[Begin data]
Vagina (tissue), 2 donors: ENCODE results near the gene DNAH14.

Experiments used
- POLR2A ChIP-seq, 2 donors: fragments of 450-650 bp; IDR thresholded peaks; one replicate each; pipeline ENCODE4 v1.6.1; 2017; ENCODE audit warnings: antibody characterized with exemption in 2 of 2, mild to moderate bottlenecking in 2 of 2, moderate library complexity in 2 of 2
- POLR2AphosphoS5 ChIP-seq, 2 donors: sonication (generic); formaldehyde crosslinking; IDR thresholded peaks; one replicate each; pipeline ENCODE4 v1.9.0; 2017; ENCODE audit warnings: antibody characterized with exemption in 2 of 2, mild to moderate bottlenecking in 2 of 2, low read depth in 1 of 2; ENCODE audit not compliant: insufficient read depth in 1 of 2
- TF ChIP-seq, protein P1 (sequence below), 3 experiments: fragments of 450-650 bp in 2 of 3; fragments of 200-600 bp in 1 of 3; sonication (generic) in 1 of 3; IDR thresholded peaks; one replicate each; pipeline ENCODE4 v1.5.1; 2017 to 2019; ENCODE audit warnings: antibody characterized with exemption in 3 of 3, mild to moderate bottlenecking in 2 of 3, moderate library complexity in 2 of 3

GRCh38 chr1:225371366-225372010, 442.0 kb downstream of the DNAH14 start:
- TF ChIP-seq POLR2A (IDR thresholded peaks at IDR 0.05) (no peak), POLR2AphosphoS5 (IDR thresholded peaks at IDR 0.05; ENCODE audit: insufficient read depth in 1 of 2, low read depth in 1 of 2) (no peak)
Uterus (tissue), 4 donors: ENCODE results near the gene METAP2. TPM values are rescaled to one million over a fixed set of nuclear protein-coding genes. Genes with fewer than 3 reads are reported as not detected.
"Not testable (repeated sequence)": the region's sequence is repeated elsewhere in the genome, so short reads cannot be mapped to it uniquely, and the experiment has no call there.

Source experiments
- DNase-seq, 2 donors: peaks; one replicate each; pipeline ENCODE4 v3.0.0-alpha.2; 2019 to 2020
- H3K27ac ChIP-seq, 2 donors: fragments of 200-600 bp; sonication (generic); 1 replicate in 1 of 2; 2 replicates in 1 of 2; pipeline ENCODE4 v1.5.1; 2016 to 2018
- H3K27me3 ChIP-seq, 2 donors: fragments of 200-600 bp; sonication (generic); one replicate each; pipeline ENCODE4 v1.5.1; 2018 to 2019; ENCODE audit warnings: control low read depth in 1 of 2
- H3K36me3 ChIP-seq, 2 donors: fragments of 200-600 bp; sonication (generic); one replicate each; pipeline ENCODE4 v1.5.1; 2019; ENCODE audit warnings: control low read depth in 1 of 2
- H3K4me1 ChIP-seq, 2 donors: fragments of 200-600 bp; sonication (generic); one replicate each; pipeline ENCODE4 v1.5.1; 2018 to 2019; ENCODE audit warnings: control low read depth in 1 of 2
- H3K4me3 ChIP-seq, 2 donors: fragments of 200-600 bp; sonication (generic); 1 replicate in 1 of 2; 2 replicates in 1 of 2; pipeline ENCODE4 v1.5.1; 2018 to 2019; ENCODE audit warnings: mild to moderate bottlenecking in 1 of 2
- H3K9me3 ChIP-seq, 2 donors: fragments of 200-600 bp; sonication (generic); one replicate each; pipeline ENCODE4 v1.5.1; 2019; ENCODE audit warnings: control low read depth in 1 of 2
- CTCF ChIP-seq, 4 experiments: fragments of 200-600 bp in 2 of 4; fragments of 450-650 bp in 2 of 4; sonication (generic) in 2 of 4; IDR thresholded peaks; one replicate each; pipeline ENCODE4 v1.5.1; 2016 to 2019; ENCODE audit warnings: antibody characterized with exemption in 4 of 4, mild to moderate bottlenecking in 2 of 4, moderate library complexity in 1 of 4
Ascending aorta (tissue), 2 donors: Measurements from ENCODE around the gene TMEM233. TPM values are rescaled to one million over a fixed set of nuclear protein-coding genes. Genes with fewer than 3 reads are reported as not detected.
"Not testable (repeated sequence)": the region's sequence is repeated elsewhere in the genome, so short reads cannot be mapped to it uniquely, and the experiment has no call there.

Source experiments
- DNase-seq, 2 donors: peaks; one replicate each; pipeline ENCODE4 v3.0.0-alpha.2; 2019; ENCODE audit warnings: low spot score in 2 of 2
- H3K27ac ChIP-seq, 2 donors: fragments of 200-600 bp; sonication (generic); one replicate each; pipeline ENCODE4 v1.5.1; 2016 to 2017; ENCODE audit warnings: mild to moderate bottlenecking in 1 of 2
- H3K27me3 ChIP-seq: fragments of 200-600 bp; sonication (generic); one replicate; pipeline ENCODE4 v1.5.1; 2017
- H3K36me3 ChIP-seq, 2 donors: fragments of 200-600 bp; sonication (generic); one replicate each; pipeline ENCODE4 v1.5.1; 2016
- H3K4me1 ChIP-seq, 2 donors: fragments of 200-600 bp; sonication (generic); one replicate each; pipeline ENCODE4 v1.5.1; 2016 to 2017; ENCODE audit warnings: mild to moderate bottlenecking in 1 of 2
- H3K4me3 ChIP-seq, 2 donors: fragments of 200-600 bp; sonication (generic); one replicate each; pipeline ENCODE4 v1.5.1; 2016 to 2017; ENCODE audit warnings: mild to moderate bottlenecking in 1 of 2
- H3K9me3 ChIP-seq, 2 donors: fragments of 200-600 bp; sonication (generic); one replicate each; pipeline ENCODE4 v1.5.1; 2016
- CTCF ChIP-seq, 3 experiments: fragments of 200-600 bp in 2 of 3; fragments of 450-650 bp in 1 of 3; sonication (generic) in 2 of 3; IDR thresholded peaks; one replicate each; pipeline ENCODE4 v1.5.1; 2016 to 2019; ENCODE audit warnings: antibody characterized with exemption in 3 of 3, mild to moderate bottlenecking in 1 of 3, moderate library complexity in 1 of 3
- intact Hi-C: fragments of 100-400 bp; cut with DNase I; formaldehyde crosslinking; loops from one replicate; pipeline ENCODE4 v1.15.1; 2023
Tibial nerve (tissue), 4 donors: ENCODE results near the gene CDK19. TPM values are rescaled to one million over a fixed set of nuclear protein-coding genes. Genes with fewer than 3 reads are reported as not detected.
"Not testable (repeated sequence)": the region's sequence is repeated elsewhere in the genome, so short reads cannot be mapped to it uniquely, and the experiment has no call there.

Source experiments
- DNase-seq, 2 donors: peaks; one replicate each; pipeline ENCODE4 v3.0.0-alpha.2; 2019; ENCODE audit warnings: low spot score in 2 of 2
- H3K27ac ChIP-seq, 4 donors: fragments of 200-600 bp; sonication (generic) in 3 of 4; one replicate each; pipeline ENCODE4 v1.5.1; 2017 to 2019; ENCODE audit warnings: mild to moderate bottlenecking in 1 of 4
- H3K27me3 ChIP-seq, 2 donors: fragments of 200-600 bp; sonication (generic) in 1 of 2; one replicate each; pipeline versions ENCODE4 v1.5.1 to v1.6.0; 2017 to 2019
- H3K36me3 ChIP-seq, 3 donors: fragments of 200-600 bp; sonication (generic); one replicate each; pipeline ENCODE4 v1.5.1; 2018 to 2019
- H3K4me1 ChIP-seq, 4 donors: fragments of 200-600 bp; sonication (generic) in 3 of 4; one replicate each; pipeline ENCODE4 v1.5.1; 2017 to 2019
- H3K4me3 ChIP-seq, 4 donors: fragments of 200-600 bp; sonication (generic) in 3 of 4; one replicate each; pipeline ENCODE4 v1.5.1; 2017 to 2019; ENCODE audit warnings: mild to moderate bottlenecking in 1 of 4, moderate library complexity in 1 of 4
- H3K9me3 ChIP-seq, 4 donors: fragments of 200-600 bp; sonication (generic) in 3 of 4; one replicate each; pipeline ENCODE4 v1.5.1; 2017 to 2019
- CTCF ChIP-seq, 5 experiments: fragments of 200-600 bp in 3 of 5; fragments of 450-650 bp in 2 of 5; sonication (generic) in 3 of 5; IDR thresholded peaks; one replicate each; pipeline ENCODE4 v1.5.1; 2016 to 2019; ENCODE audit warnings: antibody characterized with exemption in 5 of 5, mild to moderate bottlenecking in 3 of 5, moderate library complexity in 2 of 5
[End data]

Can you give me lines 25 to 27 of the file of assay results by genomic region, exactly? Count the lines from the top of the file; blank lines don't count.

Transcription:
- H3K36me3 ChIP-seq, 2 donors: fragments of 200-600 bp; sonication (generic); one replicate each; pipeline ENCODE4 v1.5.1; 2016
- H3K4me1 ChIP-seq, 2 donors: fragments of 200-600 bp; sonication (generic); one replicate each; pipeline ENCODE4 v1.5.1; 2016 to 2017; ENCODE audit warnings: mild to moderate bottlenecking in 1 of 2
- H3K4me3 ChIP-seq, 2 donors: fragments of 200-600 bp; sonication (generic); one replicate each; pipeline ENCODE4 v1.5.1; 2016 to 2017; ENCODE audit warnings: mild to moderate bottlenecking in 1 of 2